Browsing COVID-19 Research by Subject "Pneumothorax"
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Pneumothorax bei COVID-19-Erkrankung – Inzidenz und klinische MerkmaleBackground: Spontaneous pneumothorax is a rarely occurring complication of viral pneumonia in COVID-19. The exact incidence and risk factors are still unclear. In the present work we examine the incidence and outcomes of more than 3,000 patients with pneumothorax who were admitted to our clinic with suspected COVID-19 pneumonia. METHODS: We retrospectively reviewed the cases of COVID-19 patients admitted to our clinic. To calculate the incidence of this event, patients diagnosed with spontaneous pneumothorax were identified and their clinical features were extensively documented. Clinical outcome data were collected. The individual cases are each presented in the form of a short summary. Results: Between March 1st and March 8th June 2020, 3368 patients with suspected COVID-19 pneumonia were admitted to our clinic; of these, 902 patients had a positive nasopharyngeal smear. Six COVID-19 patients who developed spontaneous pneumothorax were identified (0.66%). Baseline imaging showed diffuse bilateral frosted glass opacities and consolidations in these patients, predominantly in the posterior and peripheral lung regions. Four of the six patients were mechanically ventilated. Chest drainage was required in all patients. In all cases there was no direct relationship between the pneumothorax and mortality (66.6%). Conclusion: Spontaneous pneumothorax is a rare complication of viral pneumonia in COVID-19 that can occur without mechanical ventilation.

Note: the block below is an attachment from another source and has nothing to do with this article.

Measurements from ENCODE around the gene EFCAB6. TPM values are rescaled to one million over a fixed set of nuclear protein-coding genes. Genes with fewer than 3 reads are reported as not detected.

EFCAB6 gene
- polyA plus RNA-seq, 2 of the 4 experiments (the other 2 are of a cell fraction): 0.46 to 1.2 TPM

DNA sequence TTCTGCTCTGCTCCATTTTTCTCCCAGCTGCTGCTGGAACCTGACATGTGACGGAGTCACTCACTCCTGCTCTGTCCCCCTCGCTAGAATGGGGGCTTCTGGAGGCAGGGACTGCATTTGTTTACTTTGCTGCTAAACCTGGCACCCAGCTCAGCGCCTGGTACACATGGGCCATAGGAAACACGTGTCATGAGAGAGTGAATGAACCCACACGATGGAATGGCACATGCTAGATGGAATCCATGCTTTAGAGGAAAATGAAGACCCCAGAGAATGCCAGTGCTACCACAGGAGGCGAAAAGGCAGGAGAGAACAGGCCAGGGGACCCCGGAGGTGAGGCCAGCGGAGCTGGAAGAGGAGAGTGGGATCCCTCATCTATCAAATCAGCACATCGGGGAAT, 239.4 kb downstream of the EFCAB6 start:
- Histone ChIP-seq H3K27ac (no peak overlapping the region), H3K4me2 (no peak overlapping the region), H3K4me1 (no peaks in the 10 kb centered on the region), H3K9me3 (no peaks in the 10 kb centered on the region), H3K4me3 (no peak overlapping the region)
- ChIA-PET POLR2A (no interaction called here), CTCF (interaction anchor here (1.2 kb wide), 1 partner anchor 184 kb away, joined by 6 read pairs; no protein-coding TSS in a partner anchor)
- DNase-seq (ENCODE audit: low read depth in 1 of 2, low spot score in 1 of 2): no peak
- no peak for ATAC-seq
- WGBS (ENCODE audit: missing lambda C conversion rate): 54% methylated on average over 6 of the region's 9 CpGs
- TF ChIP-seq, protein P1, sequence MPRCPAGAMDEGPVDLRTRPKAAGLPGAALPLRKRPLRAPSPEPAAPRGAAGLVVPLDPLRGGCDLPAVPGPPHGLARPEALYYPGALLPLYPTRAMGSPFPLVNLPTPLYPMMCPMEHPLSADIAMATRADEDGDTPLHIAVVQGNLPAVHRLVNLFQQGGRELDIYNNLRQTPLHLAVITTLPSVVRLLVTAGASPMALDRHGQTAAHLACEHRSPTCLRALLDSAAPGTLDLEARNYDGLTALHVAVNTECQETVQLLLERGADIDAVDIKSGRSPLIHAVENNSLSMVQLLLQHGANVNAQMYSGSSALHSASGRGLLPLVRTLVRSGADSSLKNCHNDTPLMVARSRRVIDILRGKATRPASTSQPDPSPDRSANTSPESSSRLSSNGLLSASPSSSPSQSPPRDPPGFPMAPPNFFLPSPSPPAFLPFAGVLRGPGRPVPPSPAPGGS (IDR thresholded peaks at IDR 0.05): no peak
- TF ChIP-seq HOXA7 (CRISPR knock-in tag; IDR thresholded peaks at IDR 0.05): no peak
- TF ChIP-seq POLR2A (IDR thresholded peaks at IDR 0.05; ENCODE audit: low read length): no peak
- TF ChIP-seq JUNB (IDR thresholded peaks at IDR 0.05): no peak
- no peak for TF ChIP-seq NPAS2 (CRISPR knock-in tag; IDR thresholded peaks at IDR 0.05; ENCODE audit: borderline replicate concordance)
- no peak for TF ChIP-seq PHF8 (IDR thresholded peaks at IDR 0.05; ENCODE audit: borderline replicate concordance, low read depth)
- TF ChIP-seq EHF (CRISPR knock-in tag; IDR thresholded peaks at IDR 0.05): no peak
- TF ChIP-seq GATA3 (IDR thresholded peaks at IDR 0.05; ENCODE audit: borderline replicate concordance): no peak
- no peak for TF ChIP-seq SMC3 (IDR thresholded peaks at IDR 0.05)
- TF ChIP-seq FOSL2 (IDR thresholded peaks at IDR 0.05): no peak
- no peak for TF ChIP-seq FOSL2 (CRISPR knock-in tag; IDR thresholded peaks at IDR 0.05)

Pneumothorax in COVID-19 disease- incidence and clinical characteristicsBackground: Spontaneous pneumothorax is an uncommon complication of COVID-19 viral pneumonia. The exact incidence and risk factors are still unknown. Herein we review the incidence and outcomes of pneumothorax in over 3000 patients admitted to our institution for suspected COVID-19 pneumonia. Methods: We performed a retrospective review of COVID-19 cases admitted to our hospital. Patients who were diagnosed with a spontaneous pneumothorax were identified to calculate the incidence of this event. Their clinical characteristics were thoroughly documented. Data regarding their clinical outcomes were gathered. Each case was presented as a brief synopsis. Results: Three thousand three hundred sixty-eight patients were admitted to our institution between March 1st, 2020 and June 8th, 2020 for suspected COVID 19 pneumonia, 902 patients were nasopharyngeal swab positive. Six cases of COVID-19 patients who developed spontaneous pneumothorax were identified (0.66%). Their baseline imaging showed diffuse bilateral ground-glass opacities and consolidations, mostly in the posterior and peripheral lung regions. 4/6 cases were associated with mechanical ventilation. All patients required placement of a chest tube. In all cases, mortality (66.6%) was not directly related to the pneumothorax. Conclusion: Spontaneous pneumothorax is a rare complication of COVID-19 viral pneumonia and may occur in the absence of mechanical ventilation. Clinicians should be vigilant about the diagnosis and treatment of this complication.